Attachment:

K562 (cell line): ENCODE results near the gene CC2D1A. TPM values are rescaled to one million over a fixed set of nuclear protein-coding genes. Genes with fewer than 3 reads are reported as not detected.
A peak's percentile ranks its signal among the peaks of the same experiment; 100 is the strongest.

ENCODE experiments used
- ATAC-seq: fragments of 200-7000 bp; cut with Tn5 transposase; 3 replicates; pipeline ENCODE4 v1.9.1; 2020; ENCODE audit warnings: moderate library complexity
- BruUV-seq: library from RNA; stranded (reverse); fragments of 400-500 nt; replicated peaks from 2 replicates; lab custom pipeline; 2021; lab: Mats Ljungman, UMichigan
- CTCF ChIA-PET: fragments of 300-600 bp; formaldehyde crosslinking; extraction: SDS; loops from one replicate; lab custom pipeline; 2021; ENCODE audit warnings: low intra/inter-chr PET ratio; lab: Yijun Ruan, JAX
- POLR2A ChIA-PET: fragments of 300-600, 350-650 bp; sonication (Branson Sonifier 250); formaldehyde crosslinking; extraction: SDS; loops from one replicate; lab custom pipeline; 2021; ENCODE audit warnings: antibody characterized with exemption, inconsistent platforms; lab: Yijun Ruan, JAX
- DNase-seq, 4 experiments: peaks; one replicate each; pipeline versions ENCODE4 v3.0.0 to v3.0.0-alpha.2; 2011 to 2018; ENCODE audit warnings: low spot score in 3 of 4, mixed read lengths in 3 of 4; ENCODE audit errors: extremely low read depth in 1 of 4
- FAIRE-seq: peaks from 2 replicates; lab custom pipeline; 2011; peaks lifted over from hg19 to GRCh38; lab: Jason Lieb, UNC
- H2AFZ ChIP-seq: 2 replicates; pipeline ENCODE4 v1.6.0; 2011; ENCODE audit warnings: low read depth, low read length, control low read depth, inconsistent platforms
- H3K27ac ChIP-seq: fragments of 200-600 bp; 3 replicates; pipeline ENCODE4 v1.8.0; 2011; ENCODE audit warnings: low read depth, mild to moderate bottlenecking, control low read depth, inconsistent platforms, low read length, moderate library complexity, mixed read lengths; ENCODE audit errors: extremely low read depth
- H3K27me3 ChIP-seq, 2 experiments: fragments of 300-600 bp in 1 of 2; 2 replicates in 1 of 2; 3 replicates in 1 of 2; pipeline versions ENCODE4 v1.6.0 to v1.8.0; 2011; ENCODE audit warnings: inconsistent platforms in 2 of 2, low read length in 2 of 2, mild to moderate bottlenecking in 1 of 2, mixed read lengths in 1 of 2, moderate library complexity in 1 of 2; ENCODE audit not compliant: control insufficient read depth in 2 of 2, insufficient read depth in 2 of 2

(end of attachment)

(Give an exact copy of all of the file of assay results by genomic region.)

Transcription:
K562 (cell line): ENCODE results near the gene CC2D1A. TPM values are rescaled to one million over a fixed set of nuclear protein-coding genes. Genes with fewer than 3 reads are reported as not detected.
A peak's percentile ranks its signal among the peaks of the same experiment; 100 is the strongest.

ENCODE experiments used
- ATAC-seq: fragments of 200-7000 bp; cut with Tn5 transposase; 3 replicates; pipeline ENCODE4 v1.9.1; 2020; ENCODE audit warnings: moderate library complexity
- BruUV-seq: library from RNA; stranded (reverse); fragments of 400-500 nt; replicated peaks from 2 replicates; lab custom pipeline; 2021; lab: Mats Ljungman, UMichigan
- CTCF ChIA-PET: fragments of 300-600 bp; formaldehyde crosslinking; extraction: SDS; loops from one replicate; lab custom pipeline; 2021; ENCODE audit warnings: low intra/inter-chr PET ratio; lab: Yijun Ruan, JAX
- POLR2A ChIA-PET: fragments of 300-600, 350-650 bp; sonication (Branson Sonifier 250); formaldehyde crosslinking; extraction: SDS; loops from one replicate; lab custom pipeline; 2021; ENCODE audit warnings: antibody characterized with exemption, inconsistent platforms; lab: Yijun Ruan, JAX
- DNase-seq, 4 experiments: peaks; one replicate each; pipeline versions ENCODE4 v3.0.0 to v3.0.0-alpha.2; 2011 to 2018; ENCODE audit warnings: low spot score in 3 of 4, mixed read lengths in 3 of 4; ENCODE audit errors: extremely low read depth in 1 of 4
- FAIRE-seq: peaks from 2 replicates; lab custom pipeline; 2011; peaks lifted over from hg19 to GRCh38; lab: Jason Lieb, UNC
- H2AFZ ChIP-seq: 2 replicates; pipeline ENCODE4 v1.6.0; 2011; ENCODE audit warnings: low read depth, low read length, control low read depth, inconsistent platforms
- H3K27ac ChIP-seq: fragments of 200-600 bp; 3 replicates; pipeline ENCODE4 v1.8.0; 2011; ENCODE audit warnings: low read depth, mild to moderate bottlenecking, control low read depth, inconsistent platforms, low read length, moderate library complexity, mixed read lengths; ENCODE audit errors: extremely low read depth
- H3K27me3 ChIP-seq, 2 experiments: fragments of 300-600 bp in 1 of 2; 2 replicates in 1 of 2; 3 replicates in 1 of 2; pipeline versions ENCODE4 v1.6.0 to v1.8.0; 2011; ENCODE audit warnings: inconsistent platforms in 2 of 2, low read length in 2 of 2, mild to moderate bottlenecking in 1 of 2, mixed read lengths in 1 of 2, moderate library complexity in 1 of 2; ENCODE audit not compliant: control insufficient read depth in 2 of 2, insufficient read depth in 2 of 2